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AGROIWATECH Sintesi della relazione

Project ID: ICA2-CT-2002-10010
Finanziato nell'ambito di: FP5-INCO 2
Paese: Netherlands

Report on feasibility of anaerobic MBR systems for the treatment of specific agro-industrial waste waters (extreme conditions)

The feasibility of ananerobic membrane bioreactors (AnMBR) for the treatment of wastewaters from agroindustrial proceses was assessed. Experiments were performed at mesophilic and thermophilic conditions using three 3.7 L useful volume Anaerobic Membrane Bioreactors (AnMBR) equipped with submerged polysulphone micro-filtration membranes (Triqua, The Netherlands).

An emphasis was put into membranes performance, since this represents one of the most important cost in membrane bioreactors for wastewater treatment. In a first stage, the effect of flux, gas sparging, solids concentration and temperature on the critical flux was evaluated. Critical flux concept is used to define flux at which noticeable cake layer formation begins to take place. Cake formation rates over critical flux and its reversibility were also studied. In a second stage, long term operation of MBR reactors was studied, both under mesophilic and thermophilic conditions. Finally, the presence of non-acidified organic matter was studied under thermophilic conditions.

Biomass concentration showed to be the most important factor for cake formation in mesophilic MBRs. An increase in solids concentration reduce the critical flux and increases cake layer formation rate due to an increase of convective flow of particles towards the membrane. Gas flow rate has the opposite effect, increasing critical flux and decreasing cake formation. Thermophilic operation reduced drastically the effect of operational conditions, in comparison with mesophilic operation. Long term operation showed an important decrease in critical flux, probably due to a reduction in particle size distribution.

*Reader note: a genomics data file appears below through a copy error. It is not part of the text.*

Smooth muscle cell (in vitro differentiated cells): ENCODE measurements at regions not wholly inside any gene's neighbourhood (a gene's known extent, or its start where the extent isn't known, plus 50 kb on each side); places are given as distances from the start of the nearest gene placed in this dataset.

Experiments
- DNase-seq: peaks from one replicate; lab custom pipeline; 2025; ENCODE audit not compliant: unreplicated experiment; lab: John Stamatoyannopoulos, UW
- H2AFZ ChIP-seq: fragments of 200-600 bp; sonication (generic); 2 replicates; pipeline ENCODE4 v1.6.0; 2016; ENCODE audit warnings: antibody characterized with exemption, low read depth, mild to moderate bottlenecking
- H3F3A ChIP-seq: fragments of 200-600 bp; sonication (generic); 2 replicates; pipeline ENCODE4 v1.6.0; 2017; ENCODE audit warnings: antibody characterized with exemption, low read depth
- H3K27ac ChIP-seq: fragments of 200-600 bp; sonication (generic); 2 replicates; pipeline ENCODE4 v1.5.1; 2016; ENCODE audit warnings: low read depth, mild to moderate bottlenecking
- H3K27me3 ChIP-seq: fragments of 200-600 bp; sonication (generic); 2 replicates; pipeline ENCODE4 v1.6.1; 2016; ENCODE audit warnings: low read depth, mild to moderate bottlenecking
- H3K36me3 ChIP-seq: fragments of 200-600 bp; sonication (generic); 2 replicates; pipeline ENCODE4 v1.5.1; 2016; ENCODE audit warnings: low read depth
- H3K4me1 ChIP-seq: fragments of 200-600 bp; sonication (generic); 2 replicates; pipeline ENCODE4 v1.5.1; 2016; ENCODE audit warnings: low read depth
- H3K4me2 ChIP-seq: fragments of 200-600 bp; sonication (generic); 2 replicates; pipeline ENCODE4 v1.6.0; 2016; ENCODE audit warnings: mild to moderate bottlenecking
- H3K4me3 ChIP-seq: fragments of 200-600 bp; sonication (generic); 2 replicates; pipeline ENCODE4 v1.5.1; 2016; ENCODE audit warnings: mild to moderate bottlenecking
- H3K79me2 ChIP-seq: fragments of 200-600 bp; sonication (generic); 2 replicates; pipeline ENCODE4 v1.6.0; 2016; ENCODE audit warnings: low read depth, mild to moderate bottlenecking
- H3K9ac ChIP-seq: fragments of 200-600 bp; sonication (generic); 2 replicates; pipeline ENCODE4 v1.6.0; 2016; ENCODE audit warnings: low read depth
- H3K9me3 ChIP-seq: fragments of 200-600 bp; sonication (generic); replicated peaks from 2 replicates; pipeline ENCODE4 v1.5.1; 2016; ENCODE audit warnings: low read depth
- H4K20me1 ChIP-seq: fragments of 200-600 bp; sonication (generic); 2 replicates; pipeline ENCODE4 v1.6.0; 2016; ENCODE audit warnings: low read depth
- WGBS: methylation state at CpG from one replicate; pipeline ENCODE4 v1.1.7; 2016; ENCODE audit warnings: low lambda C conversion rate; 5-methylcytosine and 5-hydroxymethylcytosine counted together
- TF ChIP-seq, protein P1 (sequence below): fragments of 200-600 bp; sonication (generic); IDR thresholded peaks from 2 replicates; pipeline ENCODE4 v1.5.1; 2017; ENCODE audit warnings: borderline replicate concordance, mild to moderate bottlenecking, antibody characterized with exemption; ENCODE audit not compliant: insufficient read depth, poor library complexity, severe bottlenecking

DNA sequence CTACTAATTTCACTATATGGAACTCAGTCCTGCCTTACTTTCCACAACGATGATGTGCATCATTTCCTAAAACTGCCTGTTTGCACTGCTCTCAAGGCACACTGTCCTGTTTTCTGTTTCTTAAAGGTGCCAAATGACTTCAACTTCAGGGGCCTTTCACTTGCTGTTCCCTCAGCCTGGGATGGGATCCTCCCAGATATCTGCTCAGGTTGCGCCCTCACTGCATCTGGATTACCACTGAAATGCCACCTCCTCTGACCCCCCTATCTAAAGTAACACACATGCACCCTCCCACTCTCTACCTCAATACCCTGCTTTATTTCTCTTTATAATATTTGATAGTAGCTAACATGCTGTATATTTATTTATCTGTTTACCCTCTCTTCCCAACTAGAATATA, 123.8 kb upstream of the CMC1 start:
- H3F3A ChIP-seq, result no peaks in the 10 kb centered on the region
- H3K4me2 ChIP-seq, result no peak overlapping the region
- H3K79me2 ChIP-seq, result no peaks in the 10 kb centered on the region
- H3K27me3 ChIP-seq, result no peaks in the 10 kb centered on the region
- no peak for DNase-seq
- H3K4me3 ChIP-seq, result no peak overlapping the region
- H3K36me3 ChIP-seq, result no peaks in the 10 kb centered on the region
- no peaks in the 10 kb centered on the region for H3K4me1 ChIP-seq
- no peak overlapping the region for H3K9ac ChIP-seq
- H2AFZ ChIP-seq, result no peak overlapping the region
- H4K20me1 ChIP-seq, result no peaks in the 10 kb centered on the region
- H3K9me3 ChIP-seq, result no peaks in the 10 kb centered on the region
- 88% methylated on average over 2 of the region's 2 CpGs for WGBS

This may have been the result of cell lysis products that accumulate in the reactor. Cake formation showed to be reversible under mesophilic and thermophilic conditions, when studied in short term experiments. Nevertheless, on long term operation cake consolidation may occur, especially under mesophilic conditions. This cake layer cannot be removed by back-flush cycles, and a physical cleaning is required.

Presence of non-acidified organic matter induced the development of a high amount suspended acidogenic bacteria. This produced an increase in suspension viscosity and a decrease in particle size, which a consequent decrease in critical flux.
Anaerobic submerged MBRs economical feasibility is restricted by low critical fluxes attained in this study. Due to fast cake formation rates over critical flux, operational flux is likely to be restricted to a range close to critical value. Low levels of irreversible fouling were observed, with the exception of cake consolidation, as already mentioned. This means that the increase in shear forces over membrane surface should be efficient in increasing levels of critical flux. In an external membrane configuration, hydraulics can be more easily controlled. Further research in that direction would be of interest. Anyhow attention has to be set to the eventual negative effect of extreme shear forces over bacteria viability.

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Jules B. VAN LIER, (Professor Dr Ir)
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